You are currently browsing the monthly archive for November 2010.
By Alvaina Daniels, WCC UN Liaison Office Intern
In an area where child marriage is common, Gul Bano was married in a rural village of Pakistan at the age of 12 and became pregnant soon after. There was no antenatal care facility available in her husband’s village of Kohadast, but as she remained healthy throughout her pregnancy her family had not expected any complications as she went into labor. Throughout three days of labor, Gul suffered the loss of first child, severe amounts of blood, and a fever. Her fever was broken through the use of antibiotics given by her traditional midwife. Eight days after giving birth, Gul noticed that she was passing urine and feces through her vagina. No one had realized that the rigorous labor had caused so much damage to the tissue in her birth canal that she developed several openings, called fistulae, between her vagina, rectum, and bladder.
As she had no control over her system, she was left constantly wet and dirty. Although she received support from her husband, she became ostracized from her community. As she battled depression and contemplating her future, she began to consider suicide. Gul went untreated with fistula for two years. Her breakthrough came when her sister married a man who was connected to the Fistula Regional Treatment Center at the Koohi Goth Women’s Hospital in Karachi, where such fistulae were being repaired, her family decided to send her there.
“Gul and her husband and sister walked two days through the mountains to reach the nearest highway, the first tarmac road Gul had ever seen. There they took a long bus to the nearest town, and another eight-hour bus trip to Karachi. It was the first time Gul had ever traveled in a motorized vehicle, and her first experience of light bulbs, large buildings, televisions, doctors, nurses…” Traveling long distances are a common obstacle for impoverished communities where proper healthcare and facilities are unavailable. Even if they are able to reach these facilities, they unfortunately discover that the necessary surgery costs up to $300 dollars. When fistulae occur because of a difficult birth, many women abandoned by their husbands and families and are left with a lack of financial and emotional support. Gul was extremely fortunate to have the support of her husband and family. Although birth is not a medical condition, it is a huge physical and emotional strain on women. There needs to be proper care available and provided for women and many of the churches involved in Ecumenical Women make sure that women are aided especially in the treatment of fistula. Religions for Peace began an inter-religious initiative to stop maternal deaths and end fistula. Multi-faith organizations such as the ELCA, Salvation Army, and NCC among others have been collaborating and raising awareness. NCC’s fistulastories is a good resource. United Methodist Church launched the year-long campaign, Operation Healing Hope, with the United Nations Population Fund.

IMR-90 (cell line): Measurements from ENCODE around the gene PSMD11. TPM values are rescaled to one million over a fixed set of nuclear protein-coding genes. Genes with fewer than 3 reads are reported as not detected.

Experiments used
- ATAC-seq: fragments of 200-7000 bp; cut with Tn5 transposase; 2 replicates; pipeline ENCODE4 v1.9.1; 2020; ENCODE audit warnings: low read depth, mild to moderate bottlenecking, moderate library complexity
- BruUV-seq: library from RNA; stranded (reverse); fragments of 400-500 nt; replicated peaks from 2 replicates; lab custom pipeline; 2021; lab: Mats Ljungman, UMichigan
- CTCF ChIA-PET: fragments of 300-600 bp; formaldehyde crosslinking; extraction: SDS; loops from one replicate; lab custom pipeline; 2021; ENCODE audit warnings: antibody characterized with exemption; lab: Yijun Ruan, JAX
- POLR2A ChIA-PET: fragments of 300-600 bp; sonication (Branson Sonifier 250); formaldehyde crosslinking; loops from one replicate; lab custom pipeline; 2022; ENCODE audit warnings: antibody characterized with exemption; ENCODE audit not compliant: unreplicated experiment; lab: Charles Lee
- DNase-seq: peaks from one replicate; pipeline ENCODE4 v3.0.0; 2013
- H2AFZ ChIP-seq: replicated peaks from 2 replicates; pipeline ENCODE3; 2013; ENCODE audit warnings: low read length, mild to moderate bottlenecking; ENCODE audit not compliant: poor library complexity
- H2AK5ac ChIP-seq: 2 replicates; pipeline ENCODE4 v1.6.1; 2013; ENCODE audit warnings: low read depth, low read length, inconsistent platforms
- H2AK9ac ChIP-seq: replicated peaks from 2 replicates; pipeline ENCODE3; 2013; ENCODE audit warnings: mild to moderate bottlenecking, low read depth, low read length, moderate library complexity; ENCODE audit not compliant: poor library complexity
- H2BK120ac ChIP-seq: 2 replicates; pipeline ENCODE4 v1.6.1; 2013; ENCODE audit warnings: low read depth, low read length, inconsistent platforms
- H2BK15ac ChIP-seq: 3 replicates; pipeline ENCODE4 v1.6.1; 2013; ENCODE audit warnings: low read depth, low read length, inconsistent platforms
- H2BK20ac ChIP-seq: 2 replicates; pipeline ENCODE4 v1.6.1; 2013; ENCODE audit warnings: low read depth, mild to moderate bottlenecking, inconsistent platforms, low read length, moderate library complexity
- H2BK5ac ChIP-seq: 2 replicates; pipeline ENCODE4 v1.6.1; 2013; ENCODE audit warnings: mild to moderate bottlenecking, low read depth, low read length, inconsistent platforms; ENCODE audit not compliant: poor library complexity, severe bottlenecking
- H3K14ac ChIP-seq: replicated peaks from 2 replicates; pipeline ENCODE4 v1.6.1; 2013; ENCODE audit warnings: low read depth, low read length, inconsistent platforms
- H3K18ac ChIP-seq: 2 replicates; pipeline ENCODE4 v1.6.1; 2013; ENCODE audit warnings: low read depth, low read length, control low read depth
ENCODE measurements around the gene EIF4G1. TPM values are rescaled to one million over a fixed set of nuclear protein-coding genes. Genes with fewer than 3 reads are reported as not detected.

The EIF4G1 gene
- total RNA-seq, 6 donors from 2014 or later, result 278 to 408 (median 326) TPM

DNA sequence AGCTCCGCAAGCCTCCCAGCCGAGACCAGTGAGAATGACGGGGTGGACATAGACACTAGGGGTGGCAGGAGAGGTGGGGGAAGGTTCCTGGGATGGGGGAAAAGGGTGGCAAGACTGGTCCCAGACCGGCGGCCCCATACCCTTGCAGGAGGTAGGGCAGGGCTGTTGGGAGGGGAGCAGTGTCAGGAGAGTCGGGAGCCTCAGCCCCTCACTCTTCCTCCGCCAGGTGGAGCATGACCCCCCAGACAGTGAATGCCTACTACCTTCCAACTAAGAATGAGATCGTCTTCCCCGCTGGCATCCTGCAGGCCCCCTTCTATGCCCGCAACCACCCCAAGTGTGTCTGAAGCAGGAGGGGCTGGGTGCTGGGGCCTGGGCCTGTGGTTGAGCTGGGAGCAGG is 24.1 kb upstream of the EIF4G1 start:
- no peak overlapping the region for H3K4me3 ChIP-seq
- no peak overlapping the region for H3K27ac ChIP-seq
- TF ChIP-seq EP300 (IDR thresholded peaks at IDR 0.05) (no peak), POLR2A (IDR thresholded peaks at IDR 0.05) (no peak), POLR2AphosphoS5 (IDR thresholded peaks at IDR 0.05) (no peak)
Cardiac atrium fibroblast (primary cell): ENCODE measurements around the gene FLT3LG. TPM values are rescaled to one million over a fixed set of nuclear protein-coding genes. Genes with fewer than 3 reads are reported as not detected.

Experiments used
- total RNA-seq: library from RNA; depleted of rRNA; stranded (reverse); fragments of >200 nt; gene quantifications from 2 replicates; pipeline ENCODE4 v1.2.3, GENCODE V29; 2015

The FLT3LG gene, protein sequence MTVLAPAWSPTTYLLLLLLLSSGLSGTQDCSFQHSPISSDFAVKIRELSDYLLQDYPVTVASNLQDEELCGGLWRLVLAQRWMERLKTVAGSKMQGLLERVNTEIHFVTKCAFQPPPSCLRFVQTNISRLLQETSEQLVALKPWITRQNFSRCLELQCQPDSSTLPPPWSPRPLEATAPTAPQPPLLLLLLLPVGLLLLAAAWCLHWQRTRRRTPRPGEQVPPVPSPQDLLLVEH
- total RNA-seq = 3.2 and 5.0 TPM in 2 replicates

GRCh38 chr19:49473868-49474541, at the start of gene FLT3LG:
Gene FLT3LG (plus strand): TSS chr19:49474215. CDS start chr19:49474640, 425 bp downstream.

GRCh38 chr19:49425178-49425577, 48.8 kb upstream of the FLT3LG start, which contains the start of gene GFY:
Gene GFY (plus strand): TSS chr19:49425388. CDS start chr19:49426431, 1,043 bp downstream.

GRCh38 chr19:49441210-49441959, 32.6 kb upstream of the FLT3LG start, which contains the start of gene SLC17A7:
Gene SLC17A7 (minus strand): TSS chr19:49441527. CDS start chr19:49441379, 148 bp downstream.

She was so weak from traveling and anemia that she had to undergo two months of treatment before she was cleared for surgery. After seven months, Gul was finally able to leave the hospital. “Since then, Gul has regained her status in her family and community and has become a mobile good-will ambassador and information source for other women suffering obstetric fistula. She has brought several to the Karachi hospital for treatment.”
Mark 1:40-42 tells the story of a man that is healed of his leprosy. “A man with leprosy came to him and begged him on his knees, “If you are willing, you can make me clean. Filled with compassion, Jesus reached out his hand and touched the man. ‘I am willing,’ he said. ‘Be clean!’ Immediately the leprosy left him and he was cured.” Although it was a man who was healed in this story, I felt that it was important to show what it means in asking for healing. Healing calls not only for surrender, but for a covenant. This past Sunday, my pastor described a covenant as a “promise by which we obligate ourselves to one another in such a way that the obligation of one party is not dependent on the faithfulness of the other.” All parties must be willing. In coming to Christ, we are essentially coming not only to His Love and Healing, but to a family of believers, who we are also in covenant with. In doing so, we have a duty to one another and to Christ follow through in our commitment to one another. Where Christ is, we should also be and where we are Christ should always be. In healing, nurturing, and loving we are to be one in Christ. This is a commitment we must be willing to devote our lives to. As sisters and brothers of Christ, we have a calling for healing. Healing occurs not only after the damage, but also in preventive care. As we committed to Christ and our sisters of the human family, we must not only stand in solidarity with them and give them the space not only for their voices to be heard, but provide them with necessary care to ensure fulfillment of life and health.